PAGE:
Monday, 7 December 2009

Carver's 'Collectors' - a synopsis.

The male narrator is out of work, cannot settle. He is visited by a vacuum cleaner salesman (Aubrey Bell) who produces a card with a Mrs Slater’s signature, saying she has won a free carpet shampoo and vacuum.
'Mrs Slater doesn't live here' says the narrator. At this point the reader has been 'set up' to see the narrator as 'Mr Slater'. But Carver is playing with us.
It is a wet day. Bell feels ill. Narrator gives him water and aspirin, asks him to go. Bell - somewhat aggresively - asks if he is speaking for Mrs Slater – and stays to do his job. He demonstrates his equipment, vacuuming a bed, a pillow, showing the resulting detritus on filters - and shampooing a carpet with green liquid detergent.
In context, those are almost the incidentals.
A letter is delivered. Bell contrives to use his bulk and the machine to prevent the narrator from collecting it – and picks it up himself. The question of whose home this is has already arisen. The question of who the narrator is has also arisen. One might assume he is ‘Mr Slater’ but it becomes evident he is not. The narrator seems detached. ‘Its not my mattress’ he says of the bed. His description of the bedroom is very odd – as though he was seeing it for the first time.
‘There was a bed, a window. The covers were heaped on the floor. One pillow. One sheet over the mattress.’
He never says he is Mr Slater. Not only is he prevented from collecting the letter from the doormat – but he allows the letter (bearing the name ‘Mr Slater’) to be taken away at the end of the story, asking only ‘You’re sure that’s who the letter’s for?’

Questions of identity run deep through this story, and I guess that’s why I was drawn to it.
I was/am also fascinated by the notion of ‘collector’ here. The narrator is prevented from being a ‘collector’. Bell is the only physical ‘collector’ in the piece. But the ‘collectors’ here are not only vacuum cleaners, or those who collect letters – but Death. And writers, ironically. Bell makes many comments through the story, about the habits of writers: firstly, W H Auden (who wore slippers in China because of corns). Then Rainer Rilke, (who lived in other people’s castles thanks to benefactors) then Voltaire, with uncomfortable mention of his death mask. Not his real name - 'Voltaire' used over 150 pen names during his career.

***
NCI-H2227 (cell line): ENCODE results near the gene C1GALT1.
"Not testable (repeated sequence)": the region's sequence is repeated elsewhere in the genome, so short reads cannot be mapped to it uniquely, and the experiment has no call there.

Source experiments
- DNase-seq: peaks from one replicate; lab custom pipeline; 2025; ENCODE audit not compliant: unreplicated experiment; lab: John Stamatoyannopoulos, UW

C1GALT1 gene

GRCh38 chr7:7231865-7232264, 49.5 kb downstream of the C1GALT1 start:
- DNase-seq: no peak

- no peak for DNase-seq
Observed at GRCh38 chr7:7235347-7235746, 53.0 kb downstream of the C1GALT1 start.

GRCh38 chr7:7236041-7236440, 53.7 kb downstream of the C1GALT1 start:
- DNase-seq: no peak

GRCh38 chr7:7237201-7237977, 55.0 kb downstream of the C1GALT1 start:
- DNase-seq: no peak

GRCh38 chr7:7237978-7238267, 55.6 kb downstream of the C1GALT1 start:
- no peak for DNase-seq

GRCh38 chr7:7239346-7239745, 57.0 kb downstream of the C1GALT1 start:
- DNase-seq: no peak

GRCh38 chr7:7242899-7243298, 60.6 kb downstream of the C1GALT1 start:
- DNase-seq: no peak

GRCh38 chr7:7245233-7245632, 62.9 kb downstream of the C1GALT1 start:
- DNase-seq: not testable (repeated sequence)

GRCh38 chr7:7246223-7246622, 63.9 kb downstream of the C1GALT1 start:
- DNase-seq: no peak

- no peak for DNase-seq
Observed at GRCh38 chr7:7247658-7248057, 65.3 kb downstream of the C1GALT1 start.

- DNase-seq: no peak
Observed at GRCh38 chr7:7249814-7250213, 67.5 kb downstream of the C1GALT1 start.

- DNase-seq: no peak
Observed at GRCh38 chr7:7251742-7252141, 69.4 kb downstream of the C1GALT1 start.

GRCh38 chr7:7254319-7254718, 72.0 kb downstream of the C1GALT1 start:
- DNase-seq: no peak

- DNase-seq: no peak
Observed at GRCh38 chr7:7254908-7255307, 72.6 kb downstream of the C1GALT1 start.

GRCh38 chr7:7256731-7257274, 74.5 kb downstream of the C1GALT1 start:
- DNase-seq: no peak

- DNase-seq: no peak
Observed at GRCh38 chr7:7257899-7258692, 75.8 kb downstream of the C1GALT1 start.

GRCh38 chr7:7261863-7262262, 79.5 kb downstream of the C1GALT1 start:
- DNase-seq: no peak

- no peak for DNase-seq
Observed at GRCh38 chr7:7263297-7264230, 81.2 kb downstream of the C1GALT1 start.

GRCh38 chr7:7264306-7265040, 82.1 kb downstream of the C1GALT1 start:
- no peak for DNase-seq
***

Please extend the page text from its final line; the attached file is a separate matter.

The story is all about identity, or lack thereof - at no time do we know the narrator’s name. We assume he is Mr Slater, until he does not argue when the letter to ‘Mr Slater’ is taken away at the end.
Carver’s story is a hugely fascinating, deceptively simple, dealing with existential questions. It was and remains one of my favourites. The weight of themes - non-belonging, displacement (embodied in the reference to Rilke), of physical discomfort, the fragility of the body and our certain mortality (embodied in W H Auden and to some extent in Bell as well as the breakdown of the body to dust throughout) underlined by Voltaire's dead gaze... are mesmerising. That's what short stories can do in the hands of the masters.
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The above is a vast oversimplification - whole academic papers have been written on this one. If you don't already have 'Short Cuts' do get it. It contains nine stories, including the amazing 'A Small Good Thing'.

2 comments:

minniebeaniste said...

Excellent exegesis and analysis: thank you. This demonstrates how much can be done with the form, as you say - and that's just what the common reader ("wot me, 'common'?"!) needs to know.

Vanessa Gebbie said...

From you Minnie, that is a marvellous compliment!